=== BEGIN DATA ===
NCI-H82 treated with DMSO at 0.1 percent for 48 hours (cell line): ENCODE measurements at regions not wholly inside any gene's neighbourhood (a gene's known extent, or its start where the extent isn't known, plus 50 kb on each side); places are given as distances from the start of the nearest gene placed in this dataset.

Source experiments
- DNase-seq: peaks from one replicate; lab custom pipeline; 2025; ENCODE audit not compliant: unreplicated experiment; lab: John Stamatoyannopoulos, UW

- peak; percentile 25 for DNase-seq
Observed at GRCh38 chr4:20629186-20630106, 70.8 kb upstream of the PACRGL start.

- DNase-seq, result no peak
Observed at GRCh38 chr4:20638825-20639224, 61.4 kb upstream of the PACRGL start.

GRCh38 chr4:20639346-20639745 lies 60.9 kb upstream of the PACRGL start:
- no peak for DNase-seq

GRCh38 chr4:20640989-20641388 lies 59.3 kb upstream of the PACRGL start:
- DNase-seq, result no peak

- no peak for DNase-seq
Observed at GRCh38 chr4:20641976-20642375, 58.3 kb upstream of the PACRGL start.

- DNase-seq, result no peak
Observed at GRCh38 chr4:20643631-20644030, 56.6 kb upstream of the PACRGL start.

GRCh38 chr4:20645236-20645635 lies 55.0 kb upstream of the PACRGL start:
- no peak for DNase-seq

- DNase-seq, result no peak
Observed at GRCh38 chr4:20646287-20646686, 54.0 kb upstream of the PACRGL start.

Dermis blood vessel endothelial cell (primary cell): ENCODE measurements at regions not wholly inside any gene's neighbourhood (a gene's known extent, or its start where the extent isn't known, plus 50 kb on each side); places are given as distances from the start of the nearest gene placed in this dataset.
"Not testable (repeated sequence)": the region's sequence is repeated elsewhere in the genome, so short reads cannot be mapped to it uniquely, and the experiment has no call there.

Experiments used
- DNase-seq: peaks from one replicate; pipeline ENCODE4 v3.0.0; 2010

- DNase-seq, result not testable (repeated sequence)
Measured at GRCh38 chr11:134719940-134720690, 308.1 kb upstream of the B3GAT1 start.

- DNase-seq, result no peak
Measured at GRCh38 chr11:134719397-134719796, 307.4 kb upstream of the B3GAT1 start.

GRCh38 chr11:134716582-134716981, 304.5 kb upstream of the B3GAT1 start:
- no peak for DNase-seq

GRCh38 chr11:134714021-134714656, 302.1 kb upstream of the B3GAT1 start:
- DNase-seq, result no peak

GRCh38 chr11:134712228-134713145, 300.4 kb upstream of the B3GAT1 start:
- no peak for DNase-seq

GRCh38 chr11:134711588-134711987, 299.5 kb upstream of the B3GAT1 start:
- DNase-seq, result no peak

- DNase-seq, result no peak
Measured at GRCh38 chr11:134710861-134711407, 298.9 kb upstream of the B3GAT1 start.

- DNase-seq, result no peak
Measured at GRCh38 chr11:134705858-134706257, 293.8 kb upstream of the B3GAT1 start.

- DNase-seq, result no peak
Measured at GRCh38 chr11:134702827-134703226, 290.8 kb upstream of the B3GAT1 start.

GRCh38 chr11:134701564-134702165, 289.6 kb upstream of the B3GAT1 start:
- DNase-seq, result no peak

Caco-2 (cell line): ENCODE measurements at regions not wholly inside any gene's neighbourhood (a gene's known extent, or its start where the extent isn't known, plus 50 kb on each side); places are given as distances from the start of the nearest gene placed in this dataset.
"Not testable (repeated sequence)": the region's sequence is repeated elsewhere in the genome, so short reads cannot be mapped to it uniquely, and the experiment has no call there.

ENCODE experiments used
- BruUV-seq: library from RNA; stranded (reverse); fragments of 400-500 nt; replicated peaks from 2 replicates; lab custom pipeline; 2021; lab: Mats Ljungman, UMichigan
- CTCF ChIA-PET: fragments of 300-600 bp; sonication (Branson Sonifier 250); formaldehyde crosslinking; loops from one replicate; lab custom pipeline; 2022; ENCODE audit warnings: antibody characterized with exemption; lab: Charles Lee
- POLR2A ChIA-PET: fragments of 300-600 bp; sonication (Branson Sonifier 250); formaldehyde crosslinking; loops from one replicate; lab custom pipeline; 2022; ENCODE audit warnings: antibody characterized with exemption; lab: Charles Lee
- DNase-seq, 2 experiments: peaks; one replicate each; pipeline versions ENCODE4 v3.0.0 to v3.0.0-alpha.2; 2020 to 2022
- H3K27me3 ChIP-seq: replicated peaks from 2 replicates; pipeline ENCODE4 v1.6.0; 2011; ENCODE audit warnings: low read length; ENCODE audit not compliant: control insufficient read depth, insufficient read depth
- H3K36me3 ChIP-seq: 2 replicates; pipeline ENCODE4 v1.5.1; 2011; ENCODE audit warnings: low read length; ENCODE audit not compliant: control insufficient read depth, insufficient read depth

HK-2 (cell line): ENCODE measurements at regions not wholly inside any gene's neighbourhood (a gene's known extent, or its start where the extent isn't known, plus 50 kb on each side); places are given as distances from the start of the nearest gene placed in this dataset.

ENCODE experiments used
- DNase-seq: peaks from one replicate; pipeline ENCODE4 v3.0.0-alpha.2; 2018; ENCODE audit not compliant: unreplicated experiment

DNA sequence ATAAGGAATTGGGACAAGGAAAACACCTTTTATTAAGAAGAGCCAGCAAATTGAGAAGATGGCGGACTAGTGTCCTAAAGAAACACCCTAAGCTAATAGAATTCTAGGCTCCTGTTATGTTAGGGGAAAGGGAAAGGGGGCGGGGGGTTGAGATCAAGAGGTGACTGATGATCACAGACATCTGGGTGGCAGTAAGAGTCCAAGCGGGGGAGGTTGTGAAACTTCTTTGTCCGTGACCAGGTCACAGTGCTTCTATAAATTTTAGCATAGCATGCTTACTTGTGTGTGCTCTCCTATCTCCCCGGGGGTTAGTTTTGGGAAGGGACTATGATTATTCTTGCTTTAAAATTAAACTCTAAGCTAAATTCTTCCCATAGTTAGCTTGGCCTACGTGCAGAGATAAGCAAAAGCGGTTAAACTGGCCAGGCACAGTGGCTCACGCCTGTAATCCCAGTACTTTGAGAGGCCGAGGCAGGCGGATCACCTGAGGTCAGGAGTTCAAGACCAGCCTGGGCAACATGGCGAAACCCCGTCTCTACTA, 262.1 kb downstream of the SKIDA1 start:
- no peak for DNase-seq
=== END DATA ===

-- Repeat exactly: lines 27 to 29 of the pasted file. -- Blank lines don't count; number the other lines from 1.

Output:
Measured at GRCh38 chr11:134719397-134719796, 307.4 kb upstream of the B3GAT1 start.

GRCh38 chr11:134716582-134716981, 304.5 kb upstream of the B3GAT1 start:
- no peak for DNase-seq